High capital spending, including on spectrum, and expenditure on dividends had resulted in neutral or negative free cash flow for telecom companies in Southeast Asia, ratings agency Moody’s said in a report on Wednesday.
The agency expects these trends to continue through at least 2021, and does not see telecom companies generating enough cash to pay down debt and reduce elevated leverage.
Moody’s also said that the regulatory framework in countries where mobile companies paid higher dividends — Singapore, Malaysia and Indonesia — were generally stable and predictable. But regulations in the countries where the companies paid a higher price at spectrum auctions — India, Thailand, Bangladesh and Pakistan — were less predictable and often politicised.
“The high prices that telcos in this region pay during spectrum auctions regularly make headlines, but the recurring dividends that they do pay governments tend to get less attention. Yet, our analysis finds that in some countries dividends account for a greater share of revenue,” said Moody’s Vice-President and Senior Analyst Nidhi Dhruv.
While spectrum payments at government-run auctions are higher in absolute terms, dividends account for a larger percentage of aggregate revenue for telcos on a relative basis in several countries.
“Government-owned incumbent telcos in Singapore, Malaysia and Indonesia pay the highest dividends to their respective governments, while privately owned telcos in India, Thailand and Bangladesh pay more at spectrum auctions,” Dhruv said.
There is an inverse relationship between spectrum payments and dividends paid to government. Telecom firms that pay a large portion of their revenue in dividends — in Malaysia and Singapore — tend to pay a small portion for spectrum. And telcos paying negligible dividends — in India and Thailand — pay a large portion of revenue for spectrum.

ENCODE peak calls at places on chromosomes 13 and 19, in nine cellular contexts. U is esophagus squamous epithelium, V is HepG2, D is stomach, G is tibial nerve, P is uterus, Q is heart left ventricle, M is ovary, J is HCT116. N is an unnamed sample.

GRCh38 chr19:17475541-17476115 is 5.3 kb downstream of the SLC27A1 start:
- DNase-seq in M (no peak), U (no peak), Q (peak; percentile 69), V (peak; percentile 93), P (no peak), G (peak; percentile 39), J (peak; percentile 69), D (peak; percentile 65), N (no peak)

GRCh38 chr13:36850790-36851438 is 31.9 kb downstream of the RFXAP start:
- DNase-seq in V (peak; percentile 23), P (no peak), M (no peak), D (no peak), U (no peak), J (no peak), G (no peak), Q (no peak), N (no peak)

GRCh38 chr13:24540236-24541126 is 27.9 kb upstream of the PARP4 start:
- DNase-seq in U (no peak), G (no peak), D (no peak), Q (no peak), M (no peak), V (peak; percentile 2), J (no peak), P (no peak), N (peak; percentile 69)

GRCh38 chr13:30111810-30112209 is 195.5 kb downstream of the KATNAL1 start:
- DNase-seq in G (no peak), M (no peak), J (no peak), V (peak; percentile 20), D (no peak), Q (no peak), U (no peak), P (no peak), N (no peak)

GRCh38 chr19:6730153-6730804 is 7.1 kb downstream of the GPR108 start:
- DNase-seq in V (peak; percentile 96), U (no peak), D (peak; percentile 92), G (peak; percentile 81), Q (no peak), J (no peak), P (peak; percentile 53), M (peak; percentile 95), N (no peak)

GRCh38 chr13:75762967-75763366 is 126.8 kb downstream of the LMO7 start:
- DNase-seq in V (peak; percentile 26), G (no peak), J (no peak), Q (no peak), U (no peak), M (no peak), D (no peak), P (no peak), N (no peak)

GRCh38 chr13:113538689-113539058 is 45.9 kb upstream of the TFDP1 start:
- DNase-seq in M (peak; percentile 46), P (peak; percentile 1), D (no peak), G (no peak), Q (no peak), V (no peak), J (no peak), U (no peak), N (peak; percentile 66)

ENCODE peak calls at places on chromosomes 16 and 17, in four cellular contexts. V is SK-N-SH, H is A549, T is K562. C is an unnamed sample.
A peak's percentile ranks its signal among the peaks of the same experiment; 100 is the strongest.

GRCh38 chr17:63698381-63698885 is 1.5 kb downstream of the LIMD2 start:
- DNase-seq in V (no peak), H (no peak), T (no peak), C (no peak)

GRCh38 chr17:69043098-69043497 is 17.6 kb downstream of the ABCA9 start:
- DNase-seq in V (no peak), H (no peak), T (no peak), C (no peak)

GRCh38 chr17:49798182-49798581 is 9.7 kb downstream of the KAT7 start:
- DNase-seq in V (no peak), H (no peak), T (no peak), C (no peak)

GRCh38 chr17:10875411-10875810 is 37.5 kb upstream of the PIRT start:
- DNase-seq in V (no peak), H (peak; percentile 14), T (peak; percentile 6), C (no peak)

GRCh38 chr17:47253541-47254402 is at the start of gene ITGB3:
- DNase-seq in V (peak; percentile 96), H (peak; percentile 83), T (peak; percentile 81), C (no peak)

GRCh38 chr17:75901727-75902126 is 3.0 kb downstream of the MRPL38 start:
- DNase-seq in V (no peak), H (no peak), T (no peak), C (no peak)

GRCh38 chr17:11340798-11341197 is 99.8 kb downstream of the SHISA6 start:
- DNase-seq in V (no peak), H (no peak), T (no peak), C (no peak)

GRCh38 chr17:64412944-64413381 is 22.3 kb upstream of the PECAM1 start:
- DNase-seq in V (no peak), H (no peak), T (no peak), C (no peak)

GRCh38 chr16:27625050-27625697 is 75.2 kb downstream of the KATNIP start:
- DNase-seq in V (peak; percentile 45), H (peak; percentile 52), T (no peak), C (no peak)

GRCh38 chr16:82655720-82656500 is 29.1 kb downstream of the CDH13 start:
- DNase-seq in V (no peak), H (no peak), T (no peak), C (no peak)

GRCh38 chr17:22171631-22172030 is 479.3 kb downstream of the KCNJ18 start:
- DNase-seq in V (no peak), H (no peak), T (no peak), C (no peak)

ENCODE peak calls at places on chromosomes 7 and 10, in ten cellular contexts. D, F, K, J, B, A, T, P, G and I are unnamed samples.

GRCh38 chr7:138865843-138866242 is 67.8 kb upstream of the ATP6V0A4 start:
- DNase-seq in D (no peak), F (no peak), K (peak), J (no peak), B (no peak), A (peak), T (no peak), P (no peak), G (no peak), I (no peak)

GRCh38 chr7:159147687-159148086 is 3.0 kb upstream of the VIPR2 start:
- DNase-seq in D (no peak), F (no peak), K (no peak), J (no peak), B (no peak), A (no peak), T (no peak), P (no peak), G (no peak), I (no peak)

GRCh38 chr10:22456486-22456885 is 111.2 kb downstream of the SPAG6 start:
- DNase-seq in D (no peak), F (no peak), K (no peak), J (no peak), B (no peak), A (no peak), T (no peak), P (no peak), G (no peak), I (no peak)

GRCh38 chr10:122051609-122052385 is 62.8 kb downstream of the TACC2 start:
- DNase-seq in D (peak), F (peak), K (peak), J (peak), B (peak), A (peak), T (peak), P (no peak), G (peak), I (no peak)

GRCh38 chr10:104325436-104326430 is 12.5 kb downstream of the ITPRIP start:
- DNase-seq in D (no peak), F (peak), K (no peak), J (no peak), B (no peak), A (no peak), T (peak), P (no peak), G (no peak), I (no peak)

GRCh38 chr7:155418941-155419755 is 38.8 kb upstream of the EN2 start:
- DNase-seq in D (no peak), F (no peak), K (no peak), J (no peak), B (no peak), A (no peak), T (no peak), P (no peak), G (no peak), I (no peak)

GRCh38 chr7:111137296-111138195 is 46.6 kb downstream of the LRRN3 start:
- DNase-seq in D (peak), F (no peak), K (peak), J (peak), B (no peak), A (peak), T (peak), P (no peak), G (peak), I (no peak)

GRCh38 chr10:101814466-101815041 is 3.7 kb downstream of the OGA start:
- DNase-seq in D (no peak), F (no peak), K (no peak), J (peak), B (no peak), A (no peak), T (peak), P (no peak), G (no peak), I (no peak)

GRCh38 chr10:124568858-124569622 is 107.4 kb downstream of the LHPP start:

Telcos in Malaysia and Singapore have paid around 20 percent of their revenue to the government, twice as much as the 7-10 percent for telcos in Pakistan and India. Only a small amount of this gap could be attributed to the smoothing of spectrum payments, as governments allow a longer time horizon for payments.
In India, Thailand and Bangladesh, steep prices are paid for spectrum. Spectrum auctions in these countries, where telcos are privately owned, tend to be more expensive than in other countries.
But the terms are favourable for telcos, with payments spread over a number of years. The leading telcos in India pay the largest share of their aggregate revenue for spectrum (7.6 percent), followed by Thailand (7.3 percent) and Bangladesh (7.0 percent).
Singapore, Malaysia and Indonesia have more government-owned incumbent telcos than other countries. These telcos have the highest dividend payout ratios in the region. Over the past 10 years, the leading telcos in these three countries have paid more in dividends to their respective governments than what their private-sector counterparts in other countries have paid for spectrum, as reflected by total payments to the government as a percentage of telcos’ aggregate revenue. As a result, they have also paid the highest percentage of their aggregate revenue to their respective governments.
Moody’s report covers 20 telcos across seven South and Southeast Asian countries, and includes up to three of the largest operators in each country.―Business Standard